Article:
Harrison wants evidence before talking to NFL about PEDs
FILE - In this Oct. 1, 2015, file photo, Pittsburgh Steelers outside linebacker James Harrison stretches before the team's NFL football game against the Baltimore Ravens in Pittsburgh. Harrison, Clay Matthews and Julius Peppers will be interviewed next month by NFL officials in connection to a media report that linked them to the use of performance-enhancing drugs. (AP Photo/Gene J. Puskar, File)
WASHINGTON (AP) Pittsburgh Steelers linebacker James Harrison wants the NFL to provide ''credible evidence'' before he agrees to an interview with league officials regarding a media report that linked him and other players to the use of performance-enhancing drugs.
The NFL Players Association sent a letter on Harrison's behalf to NFL executive Adolpho Birch on Tuesday asking for more information.
''We have repeatedly requested that the NFL inform him and the NFLPA whether the NFL possesses any credible evidence (e.g., verified documents or verified testimony of witnesses) that warrants an interview of Mr. Harrison regarding a potential violation,'' union attorney Heather M. McPhee wrote.
The other active players implicated by the Al-Jazeera report are Green Bay linebackers Clay Matthews and Julius Peppers, and free-agent linebacker Mike Neal, who played the past six seasons with the Packers. Peyton Manning, who is now retired, also was cited in Al-Jazeera's doping report in December. He wasn't mentioned in the NFL's investigation, but USA Today, citing an unnamed source, reported last week that an investigation into Manning's possible involvement also is progressing.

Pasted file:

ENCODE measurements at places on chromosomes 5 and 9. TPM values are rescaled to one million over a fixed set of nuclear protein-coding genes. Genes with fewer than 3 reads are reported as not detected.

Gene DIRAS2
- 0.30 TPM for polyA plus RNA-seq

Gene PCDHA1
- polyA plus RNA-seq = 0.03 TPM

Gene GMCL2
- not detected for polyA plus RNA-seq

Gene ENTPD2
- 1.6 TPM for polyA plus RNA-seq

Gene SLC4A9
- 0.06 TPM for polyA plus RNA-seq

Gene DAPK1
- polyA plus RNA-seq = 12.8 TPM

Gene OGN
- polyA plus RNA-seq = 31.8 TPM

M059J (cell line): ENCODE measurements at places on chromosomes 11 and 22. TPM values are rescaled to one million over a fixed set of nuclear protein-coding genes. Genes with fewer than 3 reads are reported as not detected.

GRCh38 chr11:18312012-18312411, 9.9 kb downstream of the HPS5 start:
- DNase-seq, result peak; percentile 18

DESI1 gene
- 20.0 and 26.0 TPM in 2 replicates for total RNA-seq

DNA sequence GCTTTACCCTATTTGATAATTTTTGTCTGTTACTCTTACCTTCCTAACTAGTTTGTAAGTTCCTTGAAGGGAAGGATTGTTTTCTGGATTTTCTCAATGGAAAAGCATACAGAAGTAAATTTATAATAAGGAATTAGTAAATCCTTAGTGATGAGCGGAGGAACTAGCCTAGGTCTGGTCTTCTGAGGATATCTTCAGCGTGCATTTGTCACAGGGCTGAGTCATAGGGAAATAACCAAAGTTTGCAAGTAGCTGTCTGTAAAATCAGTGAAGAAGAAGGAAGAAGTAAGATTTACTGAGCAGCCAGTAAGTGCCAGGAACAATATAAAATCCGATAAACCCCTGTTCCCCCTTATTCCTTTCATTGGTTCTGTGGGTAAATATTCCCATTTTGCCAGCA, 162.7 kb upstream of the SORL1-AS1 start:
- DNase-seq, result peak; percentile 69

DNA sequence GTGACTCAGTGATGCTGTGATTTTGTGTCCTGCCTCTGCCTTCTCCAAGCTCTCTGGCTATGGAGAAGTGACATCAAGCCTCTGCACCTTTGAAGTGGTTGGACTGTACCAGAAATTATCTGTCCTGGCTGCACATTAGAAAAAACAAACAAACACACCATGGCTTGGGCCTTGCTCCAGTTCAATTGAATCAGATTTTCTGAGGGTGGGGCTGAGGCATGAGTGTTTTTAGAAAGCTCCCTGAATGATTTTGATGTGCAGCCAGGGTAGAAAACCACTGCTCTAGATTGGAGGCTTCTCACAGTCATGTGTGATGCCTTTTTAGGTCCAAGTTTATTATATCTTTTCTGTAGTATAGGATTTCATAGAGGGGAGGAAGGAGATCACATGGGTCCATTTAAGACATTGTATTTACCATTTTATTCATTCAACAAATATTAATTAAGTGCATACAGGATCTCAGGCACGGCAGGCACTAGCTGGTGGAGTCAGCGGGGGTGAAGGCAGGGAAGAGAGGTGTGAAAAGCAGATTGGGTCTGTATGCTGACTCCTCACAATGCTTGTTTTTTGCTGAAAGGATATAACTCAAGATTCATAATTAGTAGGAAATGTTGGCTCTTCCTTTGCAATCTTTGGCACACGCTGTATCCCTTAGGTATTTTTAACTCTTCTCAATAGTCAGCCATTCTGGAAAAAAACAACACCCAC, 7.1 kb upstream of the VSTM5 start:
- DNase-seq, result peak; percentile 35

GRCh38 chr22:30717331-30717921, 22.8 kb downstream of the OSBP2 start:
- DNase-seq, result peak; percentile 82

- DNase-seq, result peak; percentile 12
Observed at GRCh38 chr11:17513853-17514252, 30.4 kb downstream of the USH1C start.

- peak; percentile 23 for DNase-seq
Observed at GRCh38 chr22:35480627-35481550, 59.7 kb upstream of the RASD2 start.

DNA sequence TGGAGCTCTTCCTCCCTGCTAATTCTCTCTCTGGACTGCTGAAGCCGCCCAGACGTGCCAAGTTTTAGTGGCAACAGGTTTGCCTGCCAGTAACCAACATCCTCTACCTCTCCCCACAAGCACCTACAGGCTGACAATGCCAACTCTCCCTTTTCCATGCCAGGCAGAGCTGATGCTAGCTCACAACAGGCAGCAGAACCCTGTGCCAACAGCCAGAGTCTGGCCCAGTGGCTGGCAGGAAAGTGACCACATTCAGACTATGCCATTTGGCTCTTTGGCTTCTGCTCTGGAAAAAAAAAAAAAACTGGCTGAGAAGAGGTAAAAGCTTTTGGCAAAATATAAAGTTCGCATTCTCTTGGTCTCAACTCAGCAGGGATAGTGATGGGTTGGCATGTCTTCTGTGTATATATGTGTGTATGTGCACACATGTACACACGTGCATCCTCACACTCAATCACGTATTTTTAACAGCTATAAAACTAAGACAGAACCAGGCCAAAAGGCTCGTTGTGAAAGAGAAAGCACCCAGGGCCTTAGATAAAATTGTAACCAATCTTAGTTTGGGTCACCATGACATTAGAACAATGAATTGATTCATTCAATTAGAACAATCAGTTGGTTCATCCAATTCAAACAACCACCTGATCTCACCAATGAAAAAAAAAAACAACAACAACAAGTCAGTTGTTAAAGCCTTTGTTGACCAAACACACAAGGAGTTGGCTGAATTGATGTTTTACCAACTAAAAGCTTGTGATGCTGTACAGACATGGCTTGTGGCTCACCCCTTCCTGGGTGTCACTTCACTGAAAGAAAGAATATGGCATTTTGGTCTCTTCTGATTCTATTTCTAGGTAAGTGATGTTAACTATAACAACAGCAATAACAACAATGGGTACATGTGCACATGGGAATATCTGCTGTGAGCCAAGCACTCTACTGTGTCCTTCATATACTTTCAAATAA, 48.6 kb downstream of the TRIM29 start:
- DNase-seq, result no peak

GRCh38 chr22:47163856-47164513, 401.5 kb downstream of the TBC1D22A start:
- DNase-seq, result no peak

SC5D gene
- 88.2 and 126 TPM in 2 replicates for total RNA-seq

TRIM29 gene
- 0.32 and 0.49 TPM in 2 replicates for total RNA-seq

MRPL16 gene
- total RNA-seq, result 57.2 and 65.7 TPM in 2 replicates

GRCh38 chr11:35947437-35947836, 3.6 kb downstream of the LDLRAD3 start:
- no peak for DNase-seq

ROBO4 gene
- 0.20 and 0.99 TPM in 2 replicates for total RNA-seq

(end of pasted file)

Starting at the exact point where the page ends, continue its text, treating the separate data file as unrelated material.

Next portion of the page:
The NFL first notified Matthews, Peppers, Harrison and Neal about its investigation into the report on Jan. 11.
Al-Jazeera America reported allegations by Charlie Sly, who worked as an intern at an anti-aging clinic. But Sly later recanted his claims.
''Especially in a business where the mere mention of a player-employee's name can generate ratings for a broadcaster, the NFLPA and Mr. Harrison do not believe that unsupported, unsubstantiated verbal remarks provide `sufficient credible evidence' to initiate an investigation of, and require an interview with, an employee,'' McPhee wrote.
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